11

In essence I want to know if there is any way that we can use extended ping or any other command variants to prove to the customer that that the circuit is able to achieve the minimum CIR. The CE routers are Cisco ISRs 881,19x1 & 29x1 running 15.1, and the PE routers are Juniper MXs.

In an ideal world we would just plug a laptop into a LAN port and use iperf to a remote destination behind the CE routers, but the WAN / LAN deployment is being done on separate days and therefore have been instructed to leave the LAN ports shutdown.

We need to contractually prove that 80/20MBps VDSL2 circuit meets the minimum 20/4MBps CIR requirements.

For reference: On the Juniper MX side, we can drop down into the shell and and run multiple flood pings with the DF flags set, but the problem is currently with the Cisco ISRs.

NOTE: RE-Protect will be disabled for the bandwidth test period and therefore wont be a factor. and were potentially deploying 12 sites a day so simplicity is a key success factor.

  +---------------+          +---------------+             +-------------+
  |               |+--20mb-->|               |             |Cisco ISR CE |
  |Juniper MX PE  |          |Carrier network|<------4mb---|             |
  +---------------+          +---------------+             +-------------+
  • Hi, could you add model numbers of the Cisco ISR, and how much bandwidth you're trying to generate in each direction? A quick ASCII-art diagram might help – Mike Pennington Aug 22 '13 at 10:51
  • So the Juniper generates 20Mbps towards the ISR with pings... what is the Juniper pinging? If it is the ISR, how much traffic is already generated from ping responses? – Mike Pennington Aug 22 '13 at 14:07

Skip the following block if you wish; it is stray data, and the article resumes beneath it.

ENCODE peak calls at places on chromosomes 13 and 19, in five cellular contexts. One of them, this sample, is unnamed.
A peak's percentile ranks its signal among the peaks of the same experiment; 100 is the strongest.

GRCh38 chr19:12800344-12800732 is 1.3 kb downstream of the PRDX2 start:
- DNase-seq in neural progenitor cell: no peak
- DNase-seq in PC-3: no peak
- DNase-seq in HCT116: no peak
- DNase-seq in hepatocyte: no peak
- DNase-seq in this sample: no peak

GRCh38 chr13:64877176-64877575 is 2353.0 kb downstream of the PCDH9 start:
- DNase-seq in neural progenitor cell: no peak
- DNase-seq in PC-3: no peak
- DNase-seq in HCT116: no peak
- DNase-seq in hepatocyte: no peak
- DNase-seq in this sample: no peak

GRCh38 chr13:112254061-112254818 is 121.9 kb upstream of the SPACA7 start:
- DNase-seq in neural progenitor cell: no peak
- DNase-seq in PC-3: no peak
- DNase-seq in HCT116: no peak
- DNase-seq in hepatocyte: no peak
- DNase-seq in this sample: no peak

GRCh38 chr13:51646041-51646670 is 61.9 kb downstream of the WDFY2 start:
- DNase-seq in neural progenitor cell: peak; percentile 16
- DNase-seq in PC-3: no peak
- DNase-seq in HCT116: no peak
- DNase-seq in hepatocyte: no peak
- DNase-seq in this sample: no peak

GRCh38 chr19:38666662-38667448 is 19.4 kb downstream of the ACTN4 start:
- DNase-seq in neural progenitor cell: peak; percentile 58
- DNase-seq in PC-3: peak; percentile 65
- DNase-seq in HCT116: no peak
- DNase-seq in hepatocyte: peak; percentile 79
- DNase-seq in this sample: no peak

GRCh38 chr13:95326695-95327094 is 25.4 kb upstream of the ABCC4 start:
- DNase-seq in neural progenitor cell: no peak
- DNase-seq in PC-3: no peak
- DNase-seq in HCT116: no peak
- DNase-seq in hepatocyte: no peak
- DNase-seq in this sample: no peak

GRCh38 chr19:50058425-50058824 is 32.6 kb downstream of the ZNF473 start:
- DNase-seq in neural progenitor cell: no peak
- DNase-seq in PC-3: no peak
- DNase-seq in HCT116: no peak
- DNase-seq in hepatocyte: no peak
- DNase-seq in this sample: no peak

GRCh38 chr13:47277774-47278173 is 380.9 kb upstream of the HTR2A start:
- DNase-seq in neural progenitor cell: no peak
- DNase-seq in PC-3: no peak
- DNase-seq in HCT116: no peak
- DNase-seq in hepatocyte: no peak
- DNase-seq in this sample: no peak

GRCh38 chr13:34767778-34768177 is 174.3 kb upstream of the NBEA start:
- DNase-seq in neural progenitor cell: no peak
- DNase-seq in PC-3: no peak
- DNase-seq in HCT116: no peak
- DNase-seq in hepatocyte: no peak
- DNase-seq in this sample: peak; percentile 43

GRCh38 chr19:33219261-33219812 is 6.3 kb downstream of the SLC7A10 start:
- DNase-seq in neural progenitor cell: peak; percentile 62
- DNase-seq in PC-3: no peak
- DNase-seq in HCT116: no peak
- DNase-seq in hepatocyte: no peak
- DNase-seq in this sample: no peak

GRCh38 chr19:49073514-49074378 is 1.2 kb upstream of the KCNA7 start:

• If this is a common task, is there a reason why setting up a small dedicated Linux box on each end with packet generations wouldn't be practical? It sounds generally easier to plug in a preconfigured testing box than to touch the routers every time. – chrylis -cautiouslyoptimistic- Aug 23 '13 at 8:54
  • 1
    I immediately thought of Cisco's IP SLA, but adding Juniper to one end, nulls it. I am pretty curious about any solution you might find. – laf Aug 23 '13 at 12:15
  • @MikePennington sending traffic from PE to CE created 1.47 Mbps outbound & 1.45 Mbps inbound. – DrBru Aug 27 '13 at 11:34
8

IOS includes ttcp, albeit it might not be supported officially by Cisco it can come in handy in situations like this.

JUNOS does not support ttcp as far as I know, but it's probably not too much hassle adding one central Linux machine connected to the PE that you can do measurements with.

On IOS, you simply run 'ttcp', like so;

LAB-C7600-1#ttcp
transmit or receive [receive]: transmit
Target IP address: 1.3.3.7
calculate checksum during buffer write [y]: 
perform tcp half close [n]: 
send buflen [32768]: 
send nbuf [2048]: 
bufalign [16384]: 
bufoffset [0]: 
port [5001]: 
sinkmode [y]: 
buffering on writes [y]: 
show tcp information at end [n]: y

ttcp-t: buflen=32768, nbuf=2048, align=16384/0, port=5001  tcp  -> 1.3.3.7

Now I don't have a second end point, but you get the idea :)

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